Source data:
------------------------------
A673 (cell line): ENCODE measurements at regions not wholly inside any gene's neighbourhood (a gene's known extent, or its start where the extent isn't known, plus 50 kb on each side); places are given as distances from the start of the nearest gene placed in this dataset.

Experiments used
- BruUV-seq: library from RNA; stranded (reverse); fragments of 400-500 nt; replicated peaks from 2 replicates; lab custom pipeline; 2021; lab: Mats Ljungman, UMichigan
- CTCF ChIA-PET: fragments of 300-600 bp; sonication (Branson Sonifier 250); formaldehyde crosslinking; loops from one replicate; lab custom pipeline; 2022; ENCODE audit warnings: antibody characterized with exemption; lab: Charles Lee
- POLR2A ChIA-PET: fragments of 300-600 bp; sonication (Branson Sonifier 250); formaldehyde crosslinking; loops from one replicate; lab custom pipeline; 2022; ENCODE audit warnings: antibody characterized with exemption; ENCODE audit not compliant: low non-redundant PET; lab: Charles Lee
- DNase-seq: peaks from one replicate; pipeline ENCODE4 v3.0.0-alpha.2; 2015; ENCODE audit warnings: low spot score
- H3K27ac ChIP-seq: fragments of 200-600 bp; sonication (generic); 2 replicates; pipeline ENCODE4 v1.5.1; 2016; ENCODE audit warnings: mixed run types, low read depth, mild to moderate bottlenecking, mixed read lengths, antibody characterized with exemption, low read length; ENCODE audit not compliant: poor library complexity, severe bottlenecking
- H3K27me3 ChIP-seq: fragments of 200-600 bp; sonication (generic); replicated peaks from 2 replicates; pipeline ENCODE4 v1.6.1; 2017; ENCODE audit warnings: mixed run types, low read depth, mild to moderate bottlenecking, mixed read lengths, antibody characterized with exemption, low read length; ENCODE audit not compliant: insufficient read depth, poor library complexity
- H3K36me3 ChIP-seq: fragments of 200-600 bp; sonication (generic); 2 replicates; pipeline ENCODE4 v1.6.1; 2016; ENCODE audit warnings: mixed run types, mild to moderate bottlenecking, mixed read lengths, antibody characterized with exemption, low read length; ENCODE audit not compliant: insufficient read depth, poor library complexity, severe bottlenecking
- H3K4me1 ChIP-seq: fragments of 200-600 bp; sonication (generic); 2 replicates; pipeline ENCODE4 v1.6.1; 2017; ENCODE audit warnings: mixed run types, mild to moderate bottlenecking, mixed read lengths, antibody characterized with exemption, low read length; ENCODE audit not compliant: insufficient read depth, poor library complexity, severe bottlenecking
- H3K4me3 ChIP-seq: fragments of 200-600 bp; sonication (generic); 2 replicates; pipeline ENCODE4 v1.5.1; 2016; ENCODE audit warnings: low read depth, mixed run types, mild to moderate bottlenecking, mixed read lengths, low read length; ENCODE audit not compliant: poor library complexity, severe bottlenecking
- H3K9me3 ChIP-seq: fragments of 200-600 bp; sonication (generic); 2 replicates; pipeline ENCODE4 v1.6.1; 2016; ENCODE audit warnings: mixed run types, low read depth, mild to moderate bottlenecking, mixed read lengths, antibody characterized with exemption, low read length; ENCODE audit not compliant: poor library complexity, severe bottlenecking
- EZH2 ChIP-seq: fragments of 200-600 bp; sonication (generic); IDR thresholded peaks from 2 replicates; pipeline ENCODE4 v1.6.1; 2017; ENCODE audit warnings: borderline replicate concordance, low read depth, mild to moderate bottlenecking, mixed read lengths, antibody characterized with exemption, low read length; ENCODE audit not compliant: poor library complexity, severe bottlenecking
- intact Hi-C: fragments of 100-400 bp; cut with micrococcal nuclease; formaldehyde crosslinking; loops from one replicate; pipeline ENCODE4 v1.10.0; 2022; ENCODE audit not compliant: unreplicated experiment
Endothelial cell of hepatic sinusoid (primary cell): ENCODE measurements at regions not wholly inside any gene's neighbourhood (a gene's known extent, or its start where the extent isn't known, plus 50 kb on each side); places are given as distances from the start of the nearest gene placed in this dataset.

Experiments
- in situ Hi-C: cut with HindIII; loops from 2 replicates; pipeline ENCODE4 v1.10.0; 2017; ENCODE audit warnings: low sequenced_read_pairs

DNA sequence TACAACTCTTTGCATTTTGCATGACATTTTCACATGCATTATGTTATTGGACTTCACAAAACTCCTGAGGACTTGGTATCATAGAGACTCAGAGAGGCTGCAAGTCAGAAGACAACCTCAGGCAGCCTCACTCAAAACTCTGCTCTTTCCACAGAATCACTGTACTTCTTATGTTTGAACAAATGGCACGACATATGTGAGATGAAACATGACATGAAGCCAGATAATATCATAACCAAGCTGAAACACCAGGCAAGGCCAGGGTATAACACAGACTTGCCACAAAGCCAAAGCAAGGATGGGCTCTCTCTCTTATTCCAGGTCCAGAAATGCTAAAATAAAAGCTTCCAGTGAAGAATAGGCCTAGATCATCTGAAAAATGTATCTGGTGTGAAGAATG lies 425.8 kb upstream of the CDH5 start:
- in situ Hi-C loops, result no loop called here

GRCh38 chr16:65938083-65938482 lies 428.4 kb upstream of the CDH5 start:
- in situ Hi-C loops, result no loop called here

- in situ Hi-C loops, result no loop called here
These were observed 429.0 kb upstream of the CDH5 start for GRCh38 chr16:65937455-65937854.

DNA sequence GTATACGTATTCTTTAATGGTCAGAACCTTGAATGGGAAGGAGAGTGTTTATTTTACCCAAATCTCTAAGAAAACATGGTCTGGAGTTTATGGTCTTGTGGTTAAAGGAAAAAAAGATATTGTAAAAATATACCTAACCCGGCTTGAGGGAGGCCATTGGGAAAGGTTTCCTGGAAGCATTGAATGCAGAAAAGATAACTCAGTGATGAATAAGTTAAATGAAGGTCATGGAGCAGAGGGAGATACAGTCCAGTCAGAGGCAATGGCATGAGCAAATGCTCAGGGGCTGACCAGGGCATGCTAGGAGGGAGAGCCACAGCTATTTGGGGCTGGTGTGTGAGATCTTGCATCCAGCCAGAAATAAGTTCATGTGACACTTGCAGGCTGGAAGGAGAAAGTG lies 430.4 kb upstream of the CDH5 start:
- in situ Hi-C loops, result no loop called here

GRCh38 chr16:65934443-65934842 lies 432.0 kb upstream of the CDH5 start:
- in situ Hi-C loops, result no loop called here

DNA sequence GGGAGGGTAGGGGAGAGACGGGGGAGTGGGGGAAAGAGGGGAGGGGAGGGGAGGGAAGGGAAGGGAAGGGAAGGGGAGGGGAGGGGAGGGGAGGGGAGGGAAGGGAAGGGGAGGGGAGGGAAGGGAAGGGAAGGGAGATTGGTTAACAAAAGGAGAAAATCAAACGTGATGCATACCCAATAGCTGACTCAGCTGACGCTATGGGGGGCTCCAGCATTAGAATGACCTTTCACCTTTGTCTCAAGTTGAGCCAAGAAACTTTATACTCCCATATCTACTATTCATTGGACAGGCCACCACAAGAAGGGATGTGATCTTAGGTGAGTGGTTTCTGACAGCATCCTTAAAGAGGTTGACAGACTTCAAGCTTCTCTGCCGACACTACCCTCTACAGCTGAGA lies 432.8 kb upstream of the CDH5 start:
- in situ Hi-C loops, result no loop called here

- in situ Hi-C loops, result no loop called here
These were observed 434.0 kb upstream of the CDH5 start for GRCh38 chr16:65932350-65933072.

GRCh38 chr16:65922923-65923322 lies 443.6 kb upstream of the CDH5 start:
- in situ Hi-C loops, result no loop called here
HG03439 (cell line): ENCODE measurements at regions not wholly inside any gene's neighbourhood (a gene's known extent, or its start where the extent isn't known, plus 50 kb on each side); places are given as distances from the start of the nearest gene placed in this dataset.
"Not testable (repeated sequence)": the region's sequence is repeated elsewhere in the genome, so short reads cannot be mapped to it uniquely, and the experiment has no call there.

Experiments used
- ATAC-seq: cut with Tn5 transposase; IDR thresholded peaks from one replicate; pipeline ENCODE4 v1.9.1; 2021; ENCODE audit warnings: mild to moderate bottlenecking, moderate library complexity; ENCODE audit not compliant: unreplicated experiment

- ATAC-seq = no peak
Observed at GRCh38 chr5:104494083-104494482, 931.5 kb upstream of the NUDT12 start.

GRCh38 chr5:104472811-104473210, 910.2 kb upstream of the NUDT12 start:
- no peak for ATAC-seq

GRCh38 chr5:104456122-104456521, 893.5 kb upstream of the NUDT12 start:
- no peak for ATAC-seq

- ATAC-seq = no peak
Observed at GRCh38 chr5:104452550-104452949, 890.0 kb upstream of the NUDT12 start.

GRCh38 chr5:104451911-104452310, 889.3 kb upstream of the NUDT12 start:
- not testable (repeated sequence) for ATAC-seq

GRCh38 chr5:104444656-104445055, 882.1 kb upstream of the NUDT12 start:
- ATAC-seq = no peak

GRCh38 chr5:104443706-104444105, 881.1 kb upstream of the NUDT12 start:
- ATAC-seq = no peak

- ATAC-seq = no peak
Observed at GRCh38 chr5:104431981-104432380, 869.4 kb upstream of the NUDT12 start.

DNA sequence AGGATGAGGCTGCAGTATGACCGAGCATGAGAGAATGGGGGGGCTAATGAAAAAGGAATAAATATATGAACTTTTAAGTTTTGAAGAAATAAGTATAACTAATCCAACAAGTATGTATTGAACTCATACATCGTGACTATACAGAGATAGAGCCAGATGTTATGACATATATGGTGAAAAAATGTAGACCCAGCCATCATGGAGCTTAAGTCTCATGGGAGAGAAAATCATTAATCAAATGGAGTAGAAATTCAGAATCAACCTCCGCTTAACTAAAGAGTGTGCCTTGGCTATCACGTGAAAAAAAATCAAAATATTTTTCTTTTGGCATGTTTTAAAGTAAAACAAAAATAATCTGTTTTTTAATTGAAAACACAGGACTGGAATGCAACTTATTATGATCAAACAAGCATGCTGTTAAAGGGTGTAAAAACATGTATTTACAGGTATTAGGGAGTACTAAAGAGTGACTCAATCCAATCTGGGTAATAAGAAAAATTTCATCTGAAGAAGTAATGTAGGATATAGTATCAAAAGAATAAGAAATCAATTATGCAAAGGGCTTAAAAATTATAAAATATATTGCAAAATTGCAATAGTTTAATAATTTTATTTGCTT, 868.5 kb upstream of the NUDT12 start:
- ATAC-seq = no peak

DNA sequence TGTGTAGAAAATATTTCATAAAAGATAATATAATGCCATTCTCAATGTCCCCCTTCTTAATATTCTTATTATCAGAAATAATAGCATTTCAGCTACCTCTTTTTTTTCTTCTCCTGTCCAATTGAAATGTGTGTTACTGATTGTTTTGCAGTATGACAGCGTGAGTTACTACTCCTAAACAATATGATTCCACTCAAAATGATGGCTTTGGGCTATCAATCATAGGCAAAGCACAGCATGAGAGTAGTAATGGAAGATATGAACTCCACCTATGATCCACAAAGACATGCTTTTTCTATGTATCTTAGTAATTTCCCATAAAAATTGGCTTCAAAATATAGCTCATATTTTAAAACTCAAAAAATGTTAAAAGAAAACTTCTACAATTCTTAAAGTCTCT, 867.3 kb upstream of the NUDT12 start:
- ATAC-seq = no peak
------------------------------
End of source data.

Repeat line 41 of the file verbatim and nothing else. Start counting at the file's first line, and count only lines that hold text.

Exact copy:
- no peak for ATAC-seq